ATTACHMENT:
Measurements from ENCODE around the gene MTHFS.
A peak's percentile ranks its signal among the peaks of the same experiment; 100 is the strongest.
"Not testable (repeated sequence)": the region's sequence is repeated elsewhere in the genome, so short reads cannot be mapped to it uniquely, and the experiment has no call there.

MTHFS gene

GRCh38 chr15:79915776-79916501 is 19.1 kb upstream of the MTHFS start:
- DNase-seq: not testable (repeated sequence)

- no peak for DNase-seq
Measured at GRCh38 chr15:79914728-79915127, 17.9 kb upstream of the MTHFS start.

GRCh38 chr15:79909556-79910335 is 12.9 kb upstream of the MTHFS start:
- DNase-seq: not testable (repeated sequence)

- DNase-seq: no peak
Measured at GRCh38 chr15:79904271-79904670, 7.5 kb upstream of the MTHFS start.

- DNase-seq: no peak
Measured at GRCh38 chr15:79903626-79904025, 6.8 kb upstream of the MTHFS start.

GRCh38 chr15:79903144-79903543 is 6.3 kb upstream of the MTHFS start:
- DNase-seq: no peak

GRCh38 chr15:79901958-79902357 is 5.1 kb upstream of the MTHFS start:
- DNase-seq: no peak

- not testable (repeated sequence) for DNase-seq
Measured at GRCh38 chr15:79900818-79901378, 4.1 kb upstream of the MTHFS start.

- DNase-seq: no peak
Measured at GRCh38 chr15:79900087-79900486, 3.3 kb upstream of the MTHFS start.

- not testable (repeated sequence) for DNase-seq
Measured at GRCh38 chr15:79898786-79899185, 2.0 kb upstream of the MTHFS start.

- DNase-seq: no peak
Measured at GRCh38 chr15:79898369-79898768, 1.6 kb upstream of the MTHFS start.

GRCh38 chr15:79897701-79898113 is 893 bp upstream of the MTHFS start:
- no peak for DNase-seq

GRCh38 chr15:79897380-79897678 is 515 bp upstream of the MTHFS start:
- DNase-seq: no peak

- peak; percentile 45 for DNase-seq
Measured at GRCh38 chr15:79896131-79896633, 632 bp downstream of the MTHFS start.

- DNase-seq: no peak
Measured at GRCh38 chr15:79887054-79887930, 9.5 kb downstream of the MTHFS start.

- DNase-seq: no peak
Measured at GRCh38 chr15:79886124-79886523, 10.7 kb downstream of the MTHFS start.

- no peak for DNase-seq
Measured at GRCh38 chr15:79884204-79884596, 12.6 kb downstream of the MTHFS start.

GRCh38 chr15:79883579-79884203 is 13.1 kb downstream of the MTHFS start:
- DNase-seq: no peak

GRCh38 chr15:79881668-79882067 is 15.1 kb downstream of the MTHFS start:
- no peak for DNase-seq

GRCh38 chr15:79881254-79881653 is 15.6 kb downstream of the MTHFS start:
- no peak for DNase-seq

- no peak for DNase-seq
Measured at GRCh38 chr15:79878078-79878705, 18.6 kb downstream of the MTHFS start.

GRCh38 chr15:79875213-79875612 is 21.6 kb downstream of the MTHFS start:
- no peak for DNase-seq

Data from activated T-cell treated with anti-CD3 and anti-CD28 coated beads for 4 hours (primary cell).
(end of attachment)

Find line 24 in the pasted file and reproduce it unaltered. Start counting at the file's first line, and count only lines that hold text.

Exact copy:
Measured at GRCh38 chr15:79898786-79899185, 2.0 kb upstream of the MTHFS start.